(2) The cause of suffering is self-centered craving (tanha). The cause of suffering is the need to refer all things to ourselves. According to Buddha, there are five skandhas or types of grasping that give us trouble; they are: the grasping of the body, or concern over this body that I call mine, "my body"; the grasping of perception, or concern with my way of seeing things, my perspective, my view; the grasping of feeling, whereby I am concerned with my feelings and subjective states -- I call them mine and I am attached to them; the grasping of emotions or impulses, that I am attached to; the grasping of ideas or thoughts, about which I am defensive, which I claim to be my own. According to Buddha, the body, perception, feeling, impulses, and thoughts are indeed real. The are constantly changing conditions of existence. What is unreal is the linking of these conditions to the notion of a "self." The illusion of a self (ego) only appears or "emerges" in an attitude of self-concern and selfish striving. The self is a name that we give to the point of intersection of all inwardly directed craving; we wish to appropriate the world for ourselves, to suck everything into the ego, to draw things into ourselves. What we call the ego or the self or the spiritual substance or "soul" is really the creation and the byproduct of a selfish and self-referential attitude. Self-consciousness is an attitude that creates the illusion of an individual soul; it is not a method that scientifically discovers the soul. According to Buddha, there is no such thing as an individual soul; behind the "heaps" of body, perceptions, and the rest, there is but one life or consciousness that flows through all living things. My outward existence is but one manifestation of innumerable manifestations of the hidden absolute life. Thus, for Buddha, preoccupation with "me, myself, and I" is the cause of all human suffering. One must overcome "subjectivity" and "self-concern" in order to obtain release from suffering, peace, or nirvana.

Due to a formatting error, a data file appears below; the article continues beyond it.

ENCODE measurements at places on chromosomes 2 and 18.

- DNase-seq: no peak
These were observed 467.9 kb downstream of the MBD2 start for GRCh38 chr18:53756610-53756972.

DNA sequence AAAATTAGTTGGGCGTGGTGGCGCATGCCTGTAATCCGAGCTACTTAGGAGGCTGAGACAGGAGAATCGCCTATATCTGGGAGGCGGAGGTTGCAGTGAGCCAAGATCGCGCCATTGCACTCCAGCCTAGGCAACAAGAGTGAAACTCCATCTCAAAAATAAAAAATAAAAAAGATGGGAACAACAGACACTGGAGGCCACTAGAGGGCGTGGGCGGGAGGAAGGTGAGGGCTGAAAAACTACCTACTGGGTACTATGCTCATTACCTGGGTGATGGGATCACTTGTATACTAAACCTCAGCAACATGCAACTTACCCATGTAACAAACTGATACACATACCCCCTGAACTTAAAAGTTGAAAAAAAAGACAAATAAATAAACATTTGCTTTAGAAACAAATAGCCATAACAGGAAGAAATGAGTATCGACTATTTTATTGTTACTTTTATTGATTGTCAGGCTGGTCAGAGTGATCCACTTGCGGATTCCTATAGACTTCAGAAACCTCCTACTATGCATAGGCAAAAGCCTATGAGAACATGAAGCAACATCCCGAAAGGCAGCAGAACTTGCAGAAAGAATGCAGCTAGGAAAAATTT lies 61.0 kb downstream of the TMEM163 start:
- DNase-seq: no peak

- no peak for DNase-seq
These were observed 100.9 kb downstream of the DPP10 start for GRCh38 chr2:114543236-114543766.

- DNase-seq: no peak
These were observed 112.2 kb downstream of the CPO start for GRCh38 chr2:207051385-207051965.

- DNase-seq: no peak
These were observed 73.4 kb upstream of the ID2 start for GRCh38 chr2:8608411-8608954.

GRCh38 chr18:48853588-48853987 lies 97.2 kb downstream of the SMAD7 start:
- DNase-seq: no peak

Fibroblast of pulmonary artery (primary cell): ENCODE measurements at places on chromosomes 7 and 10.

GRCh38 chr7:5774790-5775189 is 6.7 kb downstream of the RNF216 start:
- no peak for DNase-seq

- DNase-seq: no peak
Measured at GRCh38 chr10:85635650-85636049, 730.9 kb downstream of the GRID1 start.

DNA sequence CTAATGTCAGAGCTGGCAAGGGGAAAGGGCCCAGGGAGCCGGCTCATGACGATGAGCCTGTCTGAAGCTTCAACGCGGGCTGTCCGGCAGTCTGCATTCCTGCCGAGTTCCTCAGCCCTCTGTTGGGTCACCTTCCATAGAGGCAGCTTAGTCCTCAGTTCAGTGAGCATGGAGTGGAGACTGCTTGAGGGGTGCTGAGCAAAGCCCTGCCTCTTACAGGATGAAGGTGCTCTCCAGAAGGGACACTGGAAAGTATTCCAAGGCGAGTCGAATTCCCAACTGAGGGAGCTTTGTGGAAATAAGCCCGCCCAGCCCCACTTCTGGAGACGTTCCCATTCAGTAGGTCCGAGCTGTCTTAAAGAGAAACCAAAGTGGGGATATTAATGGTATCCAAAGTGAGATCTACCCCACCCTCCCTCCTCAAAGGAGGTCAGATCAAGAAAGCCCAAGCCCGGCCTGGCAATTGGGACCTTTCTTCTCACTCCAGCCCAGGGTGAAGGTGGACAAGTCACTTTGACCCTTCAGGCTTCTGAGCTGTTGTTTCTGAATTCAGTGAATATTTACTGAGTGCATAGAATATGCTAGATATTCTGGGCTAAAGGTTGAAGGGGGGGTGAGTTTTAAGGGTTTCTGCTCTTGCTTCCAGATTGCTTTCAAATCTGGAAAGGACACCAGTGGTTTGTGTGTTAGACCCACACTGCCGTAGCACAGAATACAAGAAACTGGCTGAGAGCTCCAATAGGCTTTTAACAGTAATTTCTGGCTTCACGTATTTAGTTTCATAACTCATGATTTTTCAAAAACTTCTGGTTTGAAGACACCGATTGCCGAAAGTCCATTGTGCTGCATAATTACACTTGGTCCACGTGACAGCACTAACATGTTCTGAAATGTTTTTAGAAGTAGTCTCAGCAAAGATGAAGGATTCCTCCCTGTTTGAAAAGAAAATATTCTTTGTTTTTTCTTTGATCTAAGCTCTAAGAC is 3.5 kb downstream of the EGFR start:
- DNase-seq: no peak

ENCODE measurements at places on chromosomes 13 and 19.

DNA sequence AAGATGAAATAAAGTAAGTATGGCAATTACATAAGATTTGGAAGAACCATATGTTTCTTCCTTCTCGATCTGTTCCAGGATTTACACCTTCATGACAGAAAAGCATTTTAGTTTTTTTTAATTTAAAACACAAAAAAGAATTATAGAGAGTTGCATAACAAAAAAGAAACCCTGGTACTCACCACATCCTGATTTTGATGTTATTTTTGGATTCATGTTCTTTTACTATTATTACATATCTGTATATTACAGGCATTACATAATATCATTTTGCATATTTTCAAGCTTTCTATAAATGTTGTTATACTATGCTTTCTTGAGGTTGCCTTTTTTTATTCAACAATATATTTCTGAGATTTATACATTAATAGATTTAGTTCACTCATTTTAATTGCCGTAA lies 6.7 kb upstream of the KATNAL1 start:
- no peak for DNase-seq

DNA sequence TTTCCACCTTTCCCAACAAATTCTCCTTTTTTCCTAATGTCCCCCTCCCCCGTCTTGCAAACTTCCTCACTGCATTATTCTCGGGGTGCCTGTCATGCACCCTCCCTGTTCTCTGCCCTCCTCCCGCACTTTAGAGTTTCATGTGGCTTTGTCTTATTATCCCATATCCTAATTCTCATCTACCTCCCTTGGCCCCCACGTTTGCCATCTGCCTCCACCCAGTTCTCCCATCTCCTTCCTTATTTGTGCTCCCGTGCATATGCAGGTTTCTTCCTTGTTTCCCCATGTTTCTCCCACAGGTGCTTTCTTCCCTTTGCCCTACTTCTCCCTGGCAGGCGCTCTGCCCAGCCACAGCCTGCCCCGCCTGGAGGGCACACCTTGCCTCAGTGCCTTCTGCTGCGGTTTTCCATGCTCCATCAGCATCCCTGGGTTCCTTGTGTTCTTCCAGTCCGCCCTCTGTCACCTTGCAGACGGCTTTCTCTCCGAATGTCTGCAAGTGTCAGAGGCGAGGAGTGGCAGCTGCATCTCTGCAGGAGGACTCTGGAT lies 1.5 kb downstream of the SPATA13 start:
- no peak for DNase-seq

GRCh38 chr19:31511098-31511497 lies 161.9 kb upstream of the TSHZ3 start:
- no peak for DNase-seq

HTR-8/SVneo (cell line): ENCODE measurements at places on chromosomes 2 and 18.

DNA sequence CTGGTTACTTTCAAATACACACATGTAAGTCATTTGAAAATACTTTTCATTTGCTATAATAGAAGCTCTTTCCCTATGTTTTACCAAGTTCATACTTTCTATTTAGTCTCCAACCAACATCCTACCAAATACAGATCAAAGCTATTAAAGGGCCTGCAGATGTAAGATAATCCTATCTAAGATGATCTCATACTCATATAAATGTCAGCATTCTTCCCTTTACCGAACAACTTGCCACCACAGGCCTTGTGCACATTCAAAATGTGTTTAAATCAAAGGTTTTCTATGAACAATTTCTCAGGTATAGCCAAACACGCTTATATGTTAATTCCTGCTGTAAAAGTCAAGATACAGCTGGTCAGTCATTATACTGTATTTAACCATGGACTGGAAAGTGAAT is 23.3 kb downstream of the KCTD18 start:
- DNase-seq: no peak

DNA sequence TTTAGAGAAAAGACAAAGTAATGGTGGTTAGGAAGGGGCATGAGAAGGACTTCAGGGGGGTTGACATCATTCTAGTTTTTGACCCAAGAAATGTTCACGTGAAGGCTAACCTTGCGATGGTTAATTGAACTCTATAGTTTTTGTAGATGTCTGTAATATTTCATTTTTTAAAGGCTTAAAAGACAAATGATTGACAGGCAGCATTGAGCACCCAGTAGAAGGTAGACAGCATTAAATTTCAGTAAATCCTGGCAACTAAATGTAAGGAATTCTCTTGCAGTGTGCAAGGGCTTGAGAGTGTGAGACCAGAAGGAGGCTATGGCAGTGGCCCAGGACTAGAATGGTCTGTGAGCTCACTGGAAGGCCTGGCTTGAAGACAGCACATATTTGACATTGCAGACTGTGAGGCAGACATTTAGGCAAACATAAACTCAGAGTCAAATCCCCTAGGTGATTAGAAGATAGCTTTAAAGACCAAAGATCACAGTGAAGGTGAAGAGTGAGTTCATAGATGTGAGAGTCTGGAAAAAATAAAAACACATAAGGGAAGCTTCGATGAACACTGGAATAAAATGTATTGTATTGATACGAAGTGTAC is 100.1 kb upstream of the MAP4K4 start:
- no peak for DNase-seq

(3) In order to bring an end to suffering, one must bring an end to self-centered craving. If each desire is like a draft, that draws inward toward a point called the self, one must stop or even reverse this flow. One must stop referring all things to oneself. One must overcome subjective interpretations in the light of subjective needs and desires. One must see things as they really are, not simply as they are for us. One must reverse the flow so that one no longer draws things inward, but rather lets the absolute within swell up and flow outward in universal compassion toward all living things. As long as one draws to himself, the inner power of compassion is trapped; if the drawing ceases, the compassion is allowed to emerge. All living things partake of the same life, the same infinite stream that flows within. Self-centered striving is an obstacle to the discovery and release of this universal life.